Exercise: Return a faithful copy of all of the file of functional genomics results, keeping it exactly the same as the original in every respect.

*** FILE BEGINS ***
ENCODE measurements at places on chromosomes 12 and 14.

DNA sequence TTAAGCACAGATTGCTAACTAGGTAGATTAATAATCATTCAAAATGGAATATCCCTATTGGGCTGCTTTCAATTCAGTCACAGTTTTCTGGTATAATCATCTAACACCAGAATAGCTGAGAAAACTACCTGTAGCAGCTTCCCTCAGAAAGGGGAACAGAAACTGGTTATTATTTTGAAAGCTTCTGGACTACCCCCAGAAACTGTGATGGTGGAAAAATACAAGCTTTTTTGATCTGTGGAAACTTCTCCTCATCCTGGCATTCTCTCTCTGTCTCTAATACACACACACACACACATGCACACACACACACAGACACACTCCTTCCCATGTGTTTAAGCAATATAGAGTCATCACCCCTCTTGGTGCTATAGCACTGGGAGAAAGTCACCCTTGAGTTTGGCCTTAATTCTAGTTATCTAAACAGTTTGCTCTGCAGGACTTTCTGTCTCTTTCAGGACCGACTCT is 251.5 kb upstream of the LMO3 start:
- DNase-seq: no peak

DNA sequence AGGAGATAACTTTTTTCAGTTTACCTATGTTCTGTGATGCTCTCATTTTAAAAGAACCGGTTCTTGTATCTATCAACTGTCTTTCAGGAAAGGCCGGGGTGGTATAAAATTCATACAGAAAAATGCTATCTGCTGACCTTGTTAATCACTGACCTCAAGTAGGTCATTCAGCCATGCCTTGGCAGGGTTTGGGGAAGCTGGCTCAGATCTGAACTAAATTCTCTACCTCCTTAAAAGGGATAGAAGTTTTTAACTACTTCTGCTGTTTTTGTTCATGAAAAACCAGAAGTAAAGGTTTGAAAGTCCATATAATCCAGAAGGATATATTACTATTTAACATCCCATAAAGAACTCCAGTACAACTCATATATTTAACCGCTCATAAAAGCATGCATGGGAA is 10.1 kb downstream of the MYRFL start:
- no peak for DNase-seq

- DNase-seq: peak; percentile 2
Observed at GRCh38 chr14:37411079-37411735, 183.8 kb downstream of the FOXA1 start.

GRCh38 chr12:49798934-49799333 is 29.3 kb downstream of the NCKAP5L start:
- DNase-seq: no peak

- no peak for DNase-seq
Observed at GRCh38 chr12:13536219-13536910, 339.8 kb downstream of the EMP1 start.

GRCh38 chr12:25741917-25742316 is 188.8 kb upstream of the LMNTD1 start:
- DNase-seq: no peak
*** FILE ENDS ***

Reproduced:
ENCODE measurements at places on chromosomes 12 and 14.

DNA sequence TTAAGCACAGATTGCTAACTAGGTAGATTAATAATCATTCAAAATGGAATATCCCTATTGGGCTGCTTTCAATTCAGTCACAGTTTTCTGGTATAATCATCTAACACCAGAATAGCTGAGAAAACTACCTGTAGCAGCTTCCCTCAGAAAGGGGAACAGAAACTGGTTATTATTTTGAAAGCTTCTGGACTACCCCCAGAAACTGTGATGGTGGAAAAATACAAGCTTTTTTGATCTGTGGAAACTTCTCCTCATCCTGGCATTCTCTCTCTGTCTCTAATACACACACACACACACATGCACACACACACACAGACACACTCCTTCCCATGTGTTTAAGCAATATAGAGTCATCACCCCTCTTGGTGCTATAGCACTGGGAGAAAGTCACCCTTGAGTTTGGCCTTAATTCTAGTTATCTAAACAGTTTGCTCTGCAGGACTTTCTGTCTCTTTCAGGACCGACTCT is 251.5 kb upstream of the LMO3 start:
- DNase-seq: no peak

DNA sequence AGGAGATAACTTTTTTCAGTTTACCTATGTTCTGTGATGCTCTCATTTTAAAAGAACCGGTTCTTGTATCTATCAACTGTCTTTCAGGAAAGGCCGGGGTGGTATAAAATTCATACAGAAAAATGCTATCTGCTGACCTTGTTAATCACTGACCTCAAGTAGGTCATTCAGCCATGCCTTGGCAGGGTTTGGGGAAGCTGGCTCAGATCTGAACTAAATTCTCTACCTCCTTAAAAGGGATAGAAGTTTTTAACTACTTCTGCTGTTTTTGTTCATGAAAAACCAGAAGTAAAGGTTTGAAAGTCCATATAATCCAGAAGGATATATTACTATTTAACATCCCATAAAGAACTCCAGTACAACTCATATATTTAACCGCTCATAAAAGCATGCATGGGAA is 10.1 kb downstream of the MYRFL start:
- no peak for DNase-seq

- DNase-seq: peak; percentile 2
Observed at GRCh38 chr14:37411079-37411735, 183.8 kb downstream of the FOXA1 start.

GRCh38 chr12:49798934-49799333 is 29.3 kb downstream of the NCKAP5L start:
- DNase-seq: no peak

- no peak for DNase-seq
Observed at GRCh38 chr12:13536219-13536910, 339.8 kb downstream of the EMP1 start.

GRCh38 chr12:25741917-25742316 is 188.8 kb upstream of the LMNTD1 start:
- DNase-seq: no peak